When the world plunges into ‘war’, PM Modi says dialogue only way to resolve the Russia-NATO conflict

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PM Modi called for concerted efforts from all sides to return to the path of diplomatic negotiations and dialogue and said the differences between Russia and the NATO group can only be resolved through honest and sincere dialogue.

New Delhi: At the time of the diplomatic crisis at the world stage, as the leader of the world’s largest democracy, Indian Prime Minister Narendra Modi rightly underlined the need for ‘cessation’ of violence in his tele talks with Russian President Vladimir Putin.

“Mr Modi reiterated his long-standing conviction that the differences between Russia and the NATO group can only be resolved through honest and sincere dialogue,” a PMO statement said. The statement said, “President Putin briefed Prime Minister Narendra Modi about the recent developments regarding Ukraine.”

Earlier on Thursday (February 24) morning, the Russian President precipitated a global challenge by ordering military strikes on Ukraine, much to the chagrin of the western forces and nations led by the United States.

The Prime Minister appealed for an immediate cessation of violence and called for concerted efforts from all sides to return to the path of diplomatic negotiations and dialogue, the PMO statement said.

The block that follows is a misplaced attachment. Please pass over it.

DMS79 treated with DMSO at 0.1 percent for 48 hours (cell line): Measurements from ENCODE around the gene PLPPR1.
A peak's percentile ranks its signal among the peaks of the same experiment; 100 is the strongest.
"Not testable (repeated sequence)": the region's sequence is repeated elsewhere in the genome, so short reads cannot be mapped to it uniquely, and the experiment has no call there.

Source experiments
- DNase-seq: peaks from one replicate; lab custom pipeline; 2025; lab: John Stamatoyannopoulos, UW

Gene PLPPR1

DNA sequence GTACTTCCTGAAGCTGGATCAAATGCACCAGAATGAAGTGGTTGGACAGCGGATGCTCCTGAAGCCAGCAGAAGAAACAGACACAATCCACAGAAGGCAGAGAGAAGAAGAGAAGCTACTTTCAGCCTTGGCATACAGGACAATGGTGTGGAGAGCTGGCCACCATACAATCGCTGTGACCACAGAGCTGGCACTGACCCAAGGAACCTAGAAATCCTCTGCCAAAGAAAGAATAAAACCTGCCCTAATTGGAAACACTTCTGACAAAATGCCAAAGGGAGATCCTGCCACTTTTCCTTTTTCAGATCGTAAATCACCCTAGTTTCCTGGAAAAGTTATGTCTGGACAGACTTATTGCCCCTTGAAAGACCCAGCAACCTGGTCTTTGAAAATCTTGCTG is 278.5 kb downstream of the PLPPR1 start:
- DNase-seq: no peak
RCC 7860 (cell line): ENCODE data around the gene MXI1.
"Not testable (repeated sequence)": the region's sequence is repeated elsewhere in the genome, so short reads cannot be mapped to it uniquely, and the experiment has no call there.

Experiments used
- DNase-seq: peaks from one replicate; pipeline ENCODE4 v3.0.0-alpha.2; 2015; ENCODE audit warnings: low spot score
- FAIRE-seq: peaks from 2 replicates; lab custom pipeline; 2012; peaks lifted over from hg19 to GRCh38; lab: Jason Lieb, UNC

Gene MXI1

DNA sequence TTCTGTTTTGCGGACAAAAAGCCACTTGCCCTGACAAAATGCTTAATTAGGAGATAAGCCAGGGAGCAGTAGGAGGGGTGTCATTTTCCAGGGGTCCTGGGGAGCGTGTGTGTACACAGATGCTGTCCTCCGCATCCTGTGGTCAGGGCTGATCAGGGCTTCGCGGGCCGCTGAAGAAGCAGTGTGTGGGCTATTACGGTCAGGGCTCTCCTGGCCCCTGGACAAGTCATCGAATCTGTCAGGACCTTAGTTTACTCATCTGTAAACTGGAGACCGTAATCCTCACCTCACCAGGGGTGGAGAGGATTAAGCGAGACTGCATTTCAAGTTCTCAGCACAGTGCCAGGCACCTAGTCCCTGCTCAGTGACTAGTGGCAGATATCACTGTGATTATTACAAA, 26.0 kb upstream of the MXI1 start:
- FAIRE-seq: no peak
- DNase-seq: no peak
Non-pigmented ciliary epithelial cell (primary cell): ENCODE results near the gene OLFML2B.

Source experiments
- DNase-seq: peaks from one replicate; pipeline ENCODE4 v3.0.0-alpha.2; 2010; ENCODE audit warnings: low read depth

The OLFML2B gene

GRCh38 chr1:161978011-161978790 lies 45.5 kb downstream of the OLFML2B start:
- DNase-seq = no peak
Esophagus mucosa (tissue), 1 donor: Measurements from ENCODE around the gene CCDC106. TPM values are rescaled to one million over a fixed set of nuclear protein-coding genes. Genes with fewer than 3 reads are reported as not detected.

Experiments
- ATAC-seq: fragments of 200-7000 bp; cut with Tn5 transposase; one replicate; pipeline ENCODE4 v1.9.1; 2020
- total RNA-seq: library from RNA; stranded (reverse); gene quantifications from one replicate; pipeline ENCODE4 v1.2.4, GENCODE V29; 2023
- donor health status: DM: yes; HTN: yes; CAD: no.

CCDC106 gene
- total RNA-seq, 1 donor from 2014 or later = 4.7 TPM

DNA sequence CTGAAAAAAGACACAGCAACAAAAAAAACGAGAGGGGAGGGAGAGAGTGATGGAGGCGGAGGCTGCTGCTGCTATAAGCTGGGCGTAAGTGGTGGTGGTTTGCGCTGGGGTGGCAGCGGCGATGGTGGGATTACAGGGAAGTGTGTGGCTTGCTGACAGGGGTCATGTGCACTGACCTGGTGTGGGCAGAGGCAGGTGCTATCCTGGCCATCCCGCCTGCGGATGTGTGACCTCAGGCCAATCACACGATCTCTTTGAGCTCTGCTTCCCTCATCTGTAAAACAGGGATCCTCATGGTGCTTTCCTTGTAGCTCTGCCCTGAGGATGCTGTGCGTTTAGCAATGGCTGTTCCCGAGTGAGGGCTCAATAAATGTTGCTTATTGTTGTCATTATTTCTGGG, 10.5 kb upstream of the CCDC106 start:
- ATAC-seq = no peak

PM Modi also “sensitised the Russian President about India’s concerns” regarding the safety of the Indian citizens in Ukraine, especially students, and conveyed that India attaches the highest priority to their safe exit and return to India.

“The leaders agreed that their officials and diplomatic teams would continue to maintain regular contacts on issues of topical interest,” the PMO said.

Foreign Secretary Harsh V Shringla briefed reporters and said the Indian Embassy in Ukraine continues to be functional. “A number of advisories have been issued by embassies on the situation as it evolves. We’re consulting universities, student contractors in the process of providing welfare and safety of our students,” Shringla said.

“Some sanctions have been imposed on Russia by the UK, US, Australia, Japan among others. We have to see what impacts these sanctions will have on our interests. Any sanctions will have an impact on our relationship, I think it would be correct to acknowledge that,” he said.

The Foreign Secretary maintained that India’s focus in the UNSC has always been on de-escalation of tensions, diplomatic dialogue and emphasised the existing agreements like the Minsk agreements, the Normandy format.

He said the government of India and the MEA would handle the evacuation with utmost precaution. “Roadways have been mapped out to evacuate Indian nationals from Kyiv and reach safer places,” the Foreign Secretary said.

To many experts and analysts, the Ukraine crisis raises important questions about power and principles that could impact the security scenario and highlights the dependence of Asia’s security on stability in Europe.

India had abstained from voting on Ukraine at the United Nations Security Council on January 31. But as a regional player, India has a much greater interest in the faraway European crisis than appearances suggest, says an analyst in ‘Foreign Policy’.

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